tion relies on dictated notes, e-mail notes, or direct per-
sonal communication between providers that is not com-
puterized. These interactions occur at the discretion of
We conducted 2 types of surveys. First, we performed
a mail survey that asked providers about their satisfac-
tion with the referral process, the major problems with
the system, and what they felt was important content to
convey in referral letters. However, we were concerned
that providers might selectively remember referral in-
stances in which communication had been poor and over-
emphasize certain cases. Therefore, to reduce recall bias
we performed a second e-mail survey in real-time, in
which we asked providers about specific individual refer-
rals (referenced by date of visit and patient information).
The goal was to obtain detailed, concurrent, referral-
specific information about actual communication (see below).
over 400 specialists who practice in the Boston area and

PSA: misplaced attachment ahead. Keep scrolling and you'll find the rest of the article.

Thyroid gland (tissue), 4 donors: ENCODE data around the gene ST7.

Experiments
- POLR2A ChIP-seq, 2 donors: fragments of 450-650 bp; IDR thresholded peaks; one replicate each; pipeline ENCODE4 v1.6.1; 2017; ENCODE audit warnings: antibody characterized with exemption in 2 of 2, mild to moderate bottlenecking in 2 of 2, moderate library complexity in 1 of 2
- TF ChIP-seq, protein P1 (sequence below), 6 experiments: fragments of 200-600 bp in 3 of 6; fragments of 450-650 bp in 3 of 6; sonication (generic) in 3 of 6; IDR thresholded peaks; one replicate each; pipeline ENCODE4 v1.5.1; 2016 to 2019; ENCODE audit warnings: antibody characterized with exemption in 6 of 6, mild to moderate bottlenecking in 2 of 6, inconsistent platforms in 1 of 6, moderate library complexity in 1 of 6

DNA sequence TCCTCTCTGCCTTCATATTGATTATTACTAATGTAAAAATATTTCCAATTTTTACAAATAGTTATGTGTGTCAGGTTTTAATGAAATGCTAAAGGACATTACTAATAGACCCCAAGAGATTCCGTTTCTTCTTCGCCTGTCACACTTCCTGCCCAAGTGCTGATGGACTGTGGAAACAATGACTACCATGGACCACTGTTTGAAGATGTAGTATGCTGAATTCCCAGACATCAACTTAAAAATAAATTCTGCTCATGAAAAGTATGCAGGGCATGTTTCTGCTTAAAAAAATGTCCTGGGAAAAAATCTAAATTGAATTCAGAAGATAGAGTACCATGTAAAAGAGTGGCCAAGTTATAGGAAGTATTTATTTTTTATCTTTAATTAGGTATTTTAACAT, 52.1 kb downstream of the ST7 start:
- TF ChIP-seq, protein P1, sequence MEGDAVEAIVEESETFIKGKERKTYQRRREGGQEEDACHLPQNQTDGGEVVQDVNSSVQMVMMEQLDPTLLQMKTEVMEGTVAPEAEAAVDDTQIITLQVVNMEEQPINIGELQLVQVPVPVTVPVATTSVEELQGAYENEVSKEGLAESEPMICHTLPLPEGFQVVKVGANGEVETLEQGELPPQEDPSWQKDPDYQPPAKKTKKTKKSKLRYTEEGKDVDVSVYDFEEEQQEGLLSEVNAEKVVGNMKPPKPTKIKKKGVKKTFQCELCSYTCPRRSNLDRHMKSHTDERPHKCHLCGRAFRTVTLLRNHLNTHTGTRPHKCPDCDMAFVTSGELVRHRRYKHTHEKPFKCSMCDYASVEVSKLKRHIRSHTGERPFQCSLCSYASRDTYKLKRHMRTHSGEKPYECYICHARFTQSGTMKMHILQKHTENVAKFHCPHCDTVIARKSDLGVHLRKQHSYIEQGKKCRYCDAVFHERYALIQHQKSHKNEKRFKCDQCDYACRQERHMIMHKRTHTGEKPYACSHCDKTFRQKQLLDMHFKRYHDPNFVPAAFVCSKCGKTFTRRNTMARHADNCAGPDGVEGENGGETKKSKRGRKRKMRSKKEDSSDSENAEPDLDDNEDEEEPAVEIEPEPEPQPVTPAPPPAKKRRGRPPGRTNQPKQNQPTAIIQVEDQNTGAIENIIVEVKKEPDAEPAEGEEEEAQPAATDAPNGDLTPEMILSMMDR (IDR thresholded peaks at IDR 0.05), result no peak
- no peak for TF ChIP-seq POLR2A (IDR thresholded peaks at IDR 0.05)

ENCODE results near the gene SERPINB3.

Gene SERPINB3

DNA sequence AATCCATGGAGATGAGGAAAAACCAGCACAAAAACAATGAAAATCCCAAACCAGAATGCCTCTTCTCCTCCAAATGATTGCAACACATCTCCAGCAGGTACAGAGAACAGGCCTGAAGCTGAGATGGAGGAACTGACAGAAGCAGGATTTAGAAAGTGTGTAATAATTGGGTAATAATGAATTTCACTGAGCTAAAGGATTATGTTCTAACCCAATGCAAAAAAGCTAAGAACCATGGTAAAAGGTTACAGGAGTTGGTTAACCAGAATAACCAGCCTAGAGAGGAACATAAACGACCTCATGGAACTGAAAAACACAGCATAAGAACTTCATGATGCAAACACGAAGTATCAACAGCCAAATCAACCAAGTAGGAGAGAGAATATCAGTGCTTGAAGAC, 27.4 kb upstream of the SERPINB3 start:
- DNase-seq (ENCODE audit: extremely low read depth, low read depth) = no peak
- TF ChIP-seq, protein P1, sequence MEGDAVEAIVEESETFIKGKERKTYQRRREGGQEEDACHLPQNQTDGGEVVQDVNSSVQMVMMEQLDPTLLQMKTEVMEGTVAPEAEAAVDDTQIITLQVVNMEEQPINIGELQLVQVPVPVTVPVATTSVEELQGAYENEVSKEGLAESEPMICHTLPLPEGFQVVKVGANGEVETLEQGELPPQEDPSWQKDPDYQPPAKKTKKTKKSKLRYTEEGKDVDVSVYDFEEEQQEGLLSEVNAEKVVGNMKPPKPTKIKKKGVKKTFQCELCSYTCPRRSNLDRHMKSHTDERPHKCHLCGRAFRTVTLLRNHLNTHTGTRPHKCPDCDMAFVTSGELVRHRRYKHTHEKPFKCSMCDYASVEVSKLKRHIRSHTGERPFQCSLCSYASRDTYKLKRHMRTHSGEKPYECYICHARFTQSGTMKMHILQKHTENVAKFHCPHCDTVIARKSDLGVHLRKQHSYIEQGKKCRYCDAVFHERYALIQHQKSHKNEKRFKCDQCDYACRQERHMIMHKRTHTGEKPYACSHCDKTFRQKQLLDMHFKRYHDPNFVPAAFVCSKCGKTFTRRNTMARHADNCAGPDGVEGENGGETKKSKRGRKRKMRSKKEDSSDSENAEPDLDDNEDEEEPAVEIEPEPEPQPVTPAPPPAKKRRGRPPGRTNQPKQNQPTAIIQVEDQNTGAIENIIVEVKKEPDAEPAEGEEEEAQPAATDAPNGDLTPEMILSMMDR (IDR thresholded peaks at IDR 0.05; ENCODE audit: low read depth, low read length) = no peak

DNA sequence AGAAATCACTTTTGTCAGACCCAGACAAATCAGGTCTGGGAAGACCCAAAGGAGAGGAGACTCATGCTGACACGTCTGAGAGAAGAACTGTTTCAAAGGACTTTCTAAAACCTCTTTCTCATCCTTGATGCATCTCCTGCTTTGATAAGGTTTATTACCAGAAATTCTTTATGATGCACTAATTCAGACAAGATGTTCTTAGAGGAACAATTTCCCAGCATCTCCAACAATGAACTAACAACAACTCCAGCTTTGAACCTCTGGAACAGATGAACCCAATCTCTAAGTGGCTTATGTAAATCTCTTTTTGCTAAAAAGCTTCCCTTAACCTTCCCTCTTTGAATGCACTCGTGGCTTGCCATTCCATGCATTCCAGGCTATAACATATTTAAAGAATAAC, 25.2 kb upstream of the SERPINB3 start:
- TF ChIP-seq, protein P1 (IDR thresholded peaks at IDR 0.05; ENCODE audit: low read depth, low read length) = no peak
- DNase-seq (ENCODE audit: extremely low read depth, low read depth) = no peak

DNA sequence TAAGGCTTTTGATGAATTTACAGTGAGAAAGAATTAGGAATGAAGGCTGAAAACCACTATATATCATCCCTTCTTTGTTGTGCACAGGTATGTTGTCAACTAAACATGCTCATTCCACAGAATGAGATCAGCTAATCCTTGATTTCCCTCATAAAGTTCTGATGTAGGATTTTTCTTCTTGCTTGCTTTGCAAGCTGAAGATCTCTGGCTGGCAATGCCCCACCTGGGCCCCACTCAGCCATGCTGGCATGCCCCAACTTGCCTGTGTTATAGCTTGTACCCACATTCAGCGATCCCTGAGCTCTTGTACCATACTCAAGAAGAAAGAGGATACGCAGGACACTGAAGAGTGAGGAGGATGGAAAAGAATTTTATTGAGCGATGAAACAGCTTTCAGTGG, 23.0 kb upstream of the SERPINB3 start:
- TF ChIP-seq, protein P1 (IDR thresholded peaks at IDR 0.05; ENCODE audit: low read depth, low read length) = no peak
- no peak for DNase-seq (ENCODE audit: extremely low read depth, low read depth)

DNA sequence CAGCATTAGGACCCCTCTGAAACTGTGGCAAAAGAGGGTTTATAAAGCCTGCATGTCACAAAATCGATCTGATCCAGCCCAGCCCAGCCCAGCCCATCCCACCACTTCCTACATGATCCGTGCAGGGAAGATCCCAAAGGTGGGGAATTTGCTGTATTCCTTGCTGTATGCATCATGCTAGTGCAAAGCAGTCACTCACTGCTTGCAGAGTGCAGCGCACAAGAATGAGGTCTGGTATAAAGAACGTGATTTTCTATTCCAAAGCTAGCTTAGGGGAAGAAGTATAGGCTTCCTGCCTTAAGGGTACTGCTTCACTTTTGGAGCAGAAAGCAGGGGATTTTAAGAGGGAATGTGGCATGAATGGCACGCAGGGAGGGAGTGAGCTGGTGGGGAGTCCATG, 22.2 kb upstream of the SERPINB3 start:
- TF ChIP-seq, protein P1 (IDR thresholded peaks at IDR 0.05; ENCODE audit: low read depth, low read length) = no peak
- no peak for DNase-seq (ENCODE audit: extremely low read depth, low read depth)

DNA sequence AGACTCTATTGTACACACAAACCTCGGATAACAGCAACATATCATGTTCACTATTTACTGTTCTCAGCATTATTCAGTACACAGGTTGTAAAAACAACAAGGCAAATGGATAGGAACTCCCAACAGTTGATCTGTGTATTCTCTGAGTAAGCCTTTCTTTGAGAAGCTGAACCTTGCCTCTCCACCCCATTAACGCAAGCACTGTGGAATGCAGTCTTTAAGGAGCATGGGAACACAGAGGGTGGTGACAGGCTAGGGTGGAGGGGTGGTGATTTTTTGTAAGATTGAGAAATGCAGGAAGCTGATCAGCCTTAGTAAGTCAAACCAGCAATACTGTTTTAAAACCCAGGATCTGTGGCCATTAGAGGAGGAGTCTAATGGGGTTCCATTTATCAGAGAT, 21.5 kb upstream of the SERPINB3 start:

are affiliated with our institution (both on-site and off-
site). We mailed one survey to all 84 PCPs (including both
on-site and community-based physicians), and a slightly
different instrument with specialty-related questions to
405 specialists. The PCPs were all attending-level physi-
cians. Specialists were selected for the survey if they had
received more than ten managed care referrals within the
past 2 years. We sent follow-up letters to all physicians
Physicians studied included 84 PCPs and
who had not responded after 4 weeks. The survey was
performed from September to November of 1997. The re-
sponse rate was 57% for PCPs and 51% for specialists.
overall referral process and physician satisfaction with
the process. Questions about satisfaction were on a 1 to 5
very dissatisfied, 2
neither satisfied nor dissatisfied, 4
very satisfied). Questions about the frequency of
various activities were also scored on a 1 to 5 scale (1
a few times, 3
always). Questions about the importance of in-
formation used a 1 to 5 scale as well (1
somewhat unimportant, 3
somewhat important, 5